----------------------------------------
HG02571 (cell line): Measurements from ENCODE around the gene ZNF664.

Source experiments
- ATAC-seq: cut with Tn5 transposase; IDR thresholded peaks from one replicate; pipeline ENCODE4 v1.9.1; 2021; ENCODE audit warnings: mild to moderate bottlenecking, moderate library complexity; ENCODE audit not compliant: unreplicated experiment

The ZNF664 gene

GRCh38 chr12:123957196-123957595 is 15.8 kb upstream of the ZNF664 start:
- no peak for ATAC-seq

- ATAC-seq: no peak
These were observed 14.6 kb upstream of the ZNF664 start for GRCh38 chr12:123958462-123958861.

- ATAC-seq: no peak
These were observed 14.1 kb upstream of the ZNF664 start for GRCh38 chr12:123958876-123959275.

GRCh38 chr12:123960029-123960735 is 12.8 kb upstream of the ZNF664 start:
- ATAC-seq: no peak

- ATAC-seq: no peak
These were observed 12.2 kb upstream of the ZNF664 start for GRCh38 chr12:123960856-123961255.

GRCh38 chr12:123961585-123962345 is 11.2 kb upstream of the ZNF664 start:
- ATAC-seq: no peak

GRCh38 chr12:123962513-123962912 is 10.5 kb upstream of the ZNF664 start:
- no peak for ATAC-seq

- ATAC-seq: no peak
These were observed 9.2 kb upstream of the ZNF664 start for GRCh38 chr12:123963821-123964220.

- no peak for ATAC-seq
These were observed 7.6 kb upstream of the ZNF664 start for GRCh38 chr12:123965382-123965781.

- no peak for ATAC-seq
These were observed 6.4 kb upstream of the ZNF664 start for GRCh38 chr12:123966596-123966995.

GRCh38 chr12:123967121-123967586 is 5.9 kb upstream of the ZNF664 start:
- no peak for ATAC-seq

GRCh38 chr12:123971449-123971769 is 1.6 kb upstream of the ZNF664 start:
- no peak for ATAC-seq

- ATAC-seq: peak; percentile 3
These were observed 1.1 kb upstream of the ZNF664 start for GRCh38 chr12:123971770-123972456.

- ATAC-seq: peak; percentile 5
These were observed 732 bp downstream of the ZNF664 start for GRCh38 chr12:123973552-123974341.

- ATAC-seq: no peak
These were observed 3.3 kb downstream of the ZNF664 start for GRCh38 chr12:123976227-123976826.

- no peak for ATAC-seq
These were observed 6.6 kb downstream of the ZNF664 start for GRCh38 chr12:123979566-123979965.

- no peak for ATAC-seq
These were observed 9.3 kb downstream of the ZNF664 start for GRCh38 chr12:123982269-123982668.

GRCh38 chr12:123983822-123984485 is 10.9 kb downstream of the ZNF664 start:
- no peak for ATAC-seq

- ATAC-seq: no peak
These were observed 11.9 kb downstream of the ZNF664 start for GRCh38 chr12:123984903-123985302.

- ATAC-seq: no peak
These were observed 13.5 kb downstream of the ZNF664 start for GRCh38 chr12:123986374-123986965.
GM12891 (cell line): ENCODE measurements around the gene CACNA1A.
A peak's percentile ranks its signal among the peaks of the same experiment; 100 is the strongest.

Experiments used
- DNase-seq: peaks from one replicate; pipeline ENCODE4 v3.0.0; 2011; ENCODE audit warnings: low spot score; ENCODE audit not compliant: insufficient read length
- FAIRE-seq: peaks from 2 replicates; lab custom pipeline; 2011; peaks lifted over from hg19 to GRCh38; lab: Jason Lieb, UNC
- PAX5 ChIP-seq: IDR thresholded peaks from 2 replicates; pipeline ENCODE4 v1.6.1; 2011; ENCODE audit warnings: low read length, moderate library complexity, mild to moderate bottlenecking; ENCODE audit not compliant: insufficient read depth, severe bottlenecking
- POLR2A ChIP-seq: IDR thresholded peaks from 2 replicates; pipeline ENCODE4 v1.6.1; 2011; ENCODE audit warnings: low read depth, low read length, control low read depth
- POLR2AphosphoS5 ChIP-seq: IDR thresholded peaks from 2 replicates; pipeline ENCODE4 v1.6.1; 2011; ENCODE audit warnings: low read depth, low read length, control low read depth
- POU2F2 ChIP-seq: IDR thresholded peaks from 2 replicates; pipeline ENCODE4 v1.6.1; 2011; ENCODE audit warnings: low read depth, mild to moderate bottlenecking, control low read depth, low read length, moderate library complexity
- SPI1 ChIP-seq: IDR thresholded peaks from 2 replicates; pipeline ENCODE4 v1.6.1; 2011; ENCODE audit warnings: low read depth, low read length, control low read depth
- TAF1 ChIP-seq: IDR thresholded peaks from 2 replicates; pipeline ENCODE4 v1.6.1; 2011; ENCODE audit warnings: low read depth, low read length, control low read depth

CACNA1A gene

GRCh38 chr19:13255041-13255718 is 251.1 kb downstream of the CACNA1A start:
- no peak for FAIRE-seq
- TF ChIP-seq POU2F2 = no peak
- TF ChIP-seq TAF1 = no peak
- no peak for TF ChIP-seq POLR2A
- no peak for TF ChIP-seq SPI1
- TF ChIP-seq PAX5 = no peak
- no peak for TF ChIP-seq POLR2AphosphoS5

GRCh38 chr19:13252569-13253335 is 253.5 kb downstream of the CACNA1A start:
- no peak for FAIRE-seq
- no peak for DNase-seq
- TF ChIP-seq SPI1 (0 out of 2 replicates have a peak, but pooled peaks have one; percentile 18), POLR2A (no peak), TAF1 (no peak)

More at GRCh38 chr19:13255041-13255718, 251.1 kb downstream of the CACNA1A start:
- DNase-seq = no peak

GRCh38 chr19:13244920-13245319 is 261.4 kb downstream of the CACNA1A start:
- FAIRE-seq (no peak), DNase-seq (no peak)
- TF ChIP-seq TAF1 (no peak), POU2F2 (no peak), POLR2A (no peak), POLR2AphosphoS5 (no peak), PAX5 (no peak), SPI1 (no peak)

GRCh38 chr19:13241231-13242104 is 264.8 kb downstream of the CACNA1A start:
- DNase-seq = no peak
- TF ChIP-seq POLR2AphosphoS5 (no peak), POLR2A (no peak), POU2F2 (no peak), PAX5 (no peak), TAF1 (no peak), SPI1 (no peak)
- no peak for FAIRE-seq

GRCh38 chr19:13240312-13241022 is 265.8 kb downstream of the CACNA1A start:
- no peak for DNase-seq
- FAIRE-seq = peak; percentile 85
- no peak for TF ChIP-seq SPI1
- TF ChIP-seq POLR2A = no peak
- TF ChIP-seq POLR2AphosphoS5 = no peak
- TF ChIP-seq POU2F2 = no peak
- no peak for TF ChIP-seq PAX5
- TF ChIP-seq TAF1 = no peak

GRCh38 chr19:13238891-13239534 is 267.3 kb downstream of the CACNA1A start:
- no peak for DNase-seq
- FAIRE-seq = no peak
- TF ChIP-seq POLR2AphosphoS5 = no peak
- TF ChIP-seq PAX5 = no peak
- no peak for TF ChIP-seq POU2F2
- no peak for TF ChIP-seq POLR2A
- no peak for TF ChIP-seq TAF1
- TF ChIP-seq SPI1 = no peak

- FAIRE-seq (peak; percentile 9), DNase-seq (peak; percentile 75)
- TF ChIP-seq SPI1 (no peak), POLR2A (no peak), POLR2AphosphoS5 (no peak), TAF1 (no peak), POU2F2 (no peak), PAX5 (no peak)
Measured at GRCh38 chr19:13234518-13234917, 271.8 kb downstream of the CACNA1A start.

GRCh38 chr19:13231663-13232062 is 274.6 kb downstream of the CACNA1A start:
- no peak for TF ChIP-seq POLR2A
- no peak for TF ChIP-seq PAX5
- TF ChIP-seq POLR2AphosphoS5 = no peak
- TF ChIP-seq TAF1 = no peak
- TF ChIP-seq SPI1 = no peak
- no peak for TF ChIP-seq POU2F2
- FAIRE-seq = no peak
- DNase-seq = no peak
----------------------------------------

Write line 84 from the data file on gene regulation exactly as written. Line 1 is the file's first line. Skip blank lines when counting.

- TF ChIP-seq POU2F2 = no peak